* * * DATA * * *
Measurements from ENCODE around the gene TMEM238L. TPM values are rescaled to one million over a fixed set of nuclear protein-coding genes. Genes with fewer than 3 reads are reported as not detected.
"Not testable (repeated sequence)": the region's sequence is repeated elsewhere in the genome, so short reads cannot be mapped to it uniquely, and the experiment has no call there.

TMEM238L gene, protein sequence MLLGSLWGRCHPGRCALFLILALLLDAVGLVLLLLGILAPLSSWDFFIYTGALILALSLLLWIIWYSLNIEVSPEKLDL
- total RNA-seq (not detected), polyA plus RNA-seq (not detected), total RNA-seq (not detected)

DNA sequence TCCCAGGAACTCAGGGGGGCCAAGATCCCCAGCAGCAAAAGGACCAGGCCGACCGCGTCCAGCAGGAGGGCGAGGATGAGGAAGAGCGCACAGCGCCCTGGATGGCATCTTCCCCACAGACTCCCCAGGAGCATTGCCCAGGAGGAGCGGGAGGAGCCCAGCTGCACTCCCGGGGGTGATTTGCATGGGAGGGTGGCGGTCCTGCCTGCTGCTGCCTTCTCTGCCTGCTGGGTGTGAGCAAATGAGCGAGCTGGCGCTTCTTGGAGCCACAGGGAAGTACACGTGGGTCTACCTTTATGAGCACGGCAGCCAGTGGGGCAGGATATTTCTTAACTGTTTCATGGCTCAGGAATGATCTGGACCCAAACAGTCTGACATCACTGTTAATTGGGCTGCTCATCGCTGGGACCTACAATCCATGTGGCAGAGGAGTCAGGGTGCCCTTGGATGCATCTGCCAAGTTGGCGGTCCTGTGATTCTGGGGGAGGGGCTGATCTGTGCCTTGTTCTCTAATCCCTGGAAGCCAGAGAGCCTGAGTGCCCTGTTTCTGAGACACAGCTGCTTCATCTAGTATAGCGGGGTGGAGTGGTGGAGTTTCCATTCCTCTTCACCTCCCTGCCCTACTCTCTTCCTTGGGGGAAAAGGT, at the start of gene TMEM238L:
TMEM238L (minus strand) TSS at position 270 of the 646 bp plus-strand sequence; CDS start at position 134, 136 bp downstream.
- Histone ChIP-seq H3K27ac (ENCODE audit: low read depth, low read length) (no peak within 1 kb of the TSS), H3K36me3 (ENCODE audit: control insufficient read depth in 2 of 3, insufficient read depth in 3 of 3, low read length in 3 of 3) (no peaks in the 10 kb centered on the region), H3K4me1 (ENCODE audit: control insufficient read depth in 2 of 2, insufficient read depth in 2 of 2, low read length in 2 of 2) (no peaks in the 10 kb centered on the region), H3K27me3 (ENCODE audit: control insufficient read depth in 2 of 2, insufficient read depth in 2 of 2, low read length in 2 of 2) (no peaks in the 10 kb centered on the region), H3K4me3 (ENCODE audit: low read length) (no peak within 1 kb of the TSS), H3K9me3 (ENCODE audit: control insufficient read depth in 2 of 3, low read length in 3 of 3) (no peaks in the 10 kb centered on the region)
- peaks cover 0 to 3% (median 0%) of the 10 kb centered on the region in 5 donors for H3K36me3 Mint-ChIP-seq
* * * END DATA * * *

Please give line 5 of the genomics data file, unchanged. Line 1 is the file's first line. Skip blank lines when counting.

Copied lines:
DNA sequence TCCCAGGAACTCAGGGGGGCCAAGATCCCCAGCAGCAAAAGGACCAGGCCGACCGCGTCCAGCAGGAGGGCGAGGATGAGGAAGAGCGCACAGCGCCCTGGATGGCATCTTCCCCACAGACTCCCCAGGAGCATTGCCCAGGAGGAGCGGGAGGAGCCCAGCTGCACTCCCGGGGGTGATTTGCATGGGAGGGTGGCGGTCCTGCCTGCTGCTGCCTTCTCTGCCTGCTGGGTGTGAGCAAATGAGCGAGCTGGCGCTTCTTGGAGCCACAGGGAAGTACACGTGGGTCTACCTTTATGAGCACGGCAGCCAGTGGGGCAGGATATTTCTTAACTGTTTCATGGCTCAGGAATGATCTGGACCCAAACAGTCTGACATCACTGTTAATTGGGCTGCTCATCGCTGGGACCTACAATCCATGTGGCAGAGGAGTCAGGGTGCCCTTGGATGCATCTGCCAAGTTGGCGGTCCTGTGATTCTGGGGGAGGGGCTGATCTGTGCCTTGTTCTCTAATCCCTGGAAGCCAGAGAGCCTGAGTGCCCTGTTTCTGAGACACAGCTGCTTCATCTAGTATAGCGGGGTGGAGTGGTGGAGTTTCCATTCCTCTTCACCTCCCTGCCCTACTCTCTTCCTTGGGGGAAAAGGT, at the start of gene TMEM238L: